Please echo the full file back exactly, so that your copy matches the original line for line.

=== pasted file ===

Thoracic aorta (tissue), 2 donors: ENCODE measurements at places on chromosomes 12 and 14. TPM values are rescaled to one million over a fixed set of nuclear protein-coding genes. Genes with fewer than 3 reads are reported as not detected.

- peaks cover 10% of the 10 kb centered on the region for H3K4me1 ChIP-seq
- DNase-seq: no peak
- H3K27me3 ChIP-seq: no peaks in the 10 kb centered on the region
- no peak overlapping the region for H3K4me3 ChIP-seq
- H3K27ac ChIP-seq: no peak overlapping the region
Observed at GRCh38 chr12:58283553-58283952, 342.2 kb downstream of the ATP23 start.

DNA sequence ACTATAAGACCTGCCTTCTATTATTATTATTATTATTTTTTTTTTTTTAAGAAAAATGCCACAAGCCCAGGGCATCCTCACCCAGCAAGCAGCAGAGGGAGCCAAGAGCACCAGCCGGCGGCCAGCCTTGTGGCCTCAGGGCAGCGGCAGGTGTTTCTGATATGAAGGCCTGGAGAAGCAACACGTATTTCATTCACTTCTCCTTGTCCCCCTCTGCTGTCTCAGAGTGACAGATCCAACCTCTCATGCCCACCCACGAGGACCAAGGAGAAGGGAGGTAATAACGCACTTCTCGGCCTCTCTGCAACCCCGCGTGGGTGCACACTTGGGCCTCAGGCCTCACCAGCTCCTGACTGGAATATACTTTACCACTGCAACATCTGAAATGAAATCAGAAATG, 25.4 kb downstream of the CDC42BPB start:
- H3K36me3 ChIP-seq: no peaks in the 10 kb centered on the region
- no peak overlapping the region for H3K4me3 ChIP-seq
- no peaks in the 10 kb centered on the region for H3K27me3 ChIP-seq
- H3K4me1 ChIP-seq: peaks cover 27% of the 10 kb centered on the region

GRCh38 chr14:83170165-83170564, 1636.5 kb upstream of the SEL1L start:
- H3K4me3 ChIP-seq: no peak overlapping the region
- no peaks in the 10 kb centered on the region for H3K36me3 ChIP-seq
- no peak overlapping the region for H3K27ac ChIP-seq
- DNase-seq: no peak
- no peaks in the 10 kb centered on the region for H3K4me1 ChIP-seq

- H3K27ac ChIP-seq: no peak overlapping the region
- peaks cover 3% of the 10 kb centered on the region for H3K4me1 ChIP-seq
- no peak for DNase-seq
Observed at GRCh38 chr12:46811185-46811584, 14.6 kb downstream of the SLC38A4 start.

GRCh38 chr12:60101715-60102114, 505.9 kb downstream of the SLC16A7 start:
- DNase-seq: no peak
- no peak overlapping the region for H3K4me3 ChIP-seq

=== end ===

Thoracic aorta (tissue), 2 donors: ENCODE measurements at places on chromosomes 12 and 14. TPM values are rescaled to one million over a fixed set of nuclear protein-coding genes. Genes with fewer than 3 reads are reported as not detected.

- peaks cover 10% of the 10 kb centered on the region for H3K4me1 ChIP-seq
- DNase-seq: no peak
- H3K27me3 ChIP-seq: no peaks in the 10 kb centered on the region
- no peak overlapping the region for H3K4me3 ChIP-seq
- H3K27ac ChIP-seq: no peak overlapping the region
Observed at GRCh38 chr12:58283553-58283952, 342.2 kb downstream of the ATP23 start.

DNA sequence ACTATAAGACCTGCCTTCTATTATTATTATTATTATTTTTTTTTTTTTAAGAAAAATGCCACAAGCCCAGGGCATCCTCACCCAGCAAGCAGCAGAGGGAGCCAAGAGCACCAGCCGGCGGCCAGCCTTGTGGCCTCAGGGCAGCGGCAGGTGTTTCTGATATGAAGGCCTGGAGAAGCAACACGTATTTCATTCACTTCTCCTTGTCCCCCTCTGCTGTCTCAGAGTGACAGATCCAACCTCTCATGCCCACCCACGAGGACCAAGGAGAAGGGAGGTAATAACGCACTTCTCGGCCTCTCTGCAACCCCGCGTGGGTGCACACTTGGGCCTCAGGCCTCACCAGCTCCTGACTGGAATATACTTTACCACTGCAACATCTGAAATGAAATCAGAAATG, 25.4 kb downstream of the CDC42BPB start:
- H3K36me3 ChIP-seq: no peaks in the 10 kb centered on the region
- no peak overlapping the region for H3K4me3 ChIP-seq
- no peaks in the 10 kb centered on the region for H3K27me3 ChIP-seq
- H3K4me1 ChIP-seq: peaks cover 27% of the 10 kb centered on the region

GRCh38 chr14:83170165-83170564, 1636.5 kb upstream of the SEL1L start:
- H3K4me3 ChIP-seq: no peak overlapping the region
- no peaks in the 10 kb centered on the region for H3K36me3 ChIP-seq
- no peak overlapping the region for H3K27ac ChIP-seq
- DNase-seq: no peak
- no peaks in the 10 kb centered on the region for H3K4me1 ChIP-seq

- H3K27ac ChIP-seq: no peak overlapping the region
- peaks cover 3% of the 10 kb centered on the region for H3K4me1 ChIP-seq
- no peak for DNase-seq
Observed at GRCh38 chr12:46811185-46811584, 14.6 kb downstream of the SLC38A4 start.

GRCh38 chr12:60101715-60102114, 505.9 kb downstream of the SLC16A7 start:
- DNase-seq: no peak
- no peak overlapping the region for H3K4me3 ChIP-seq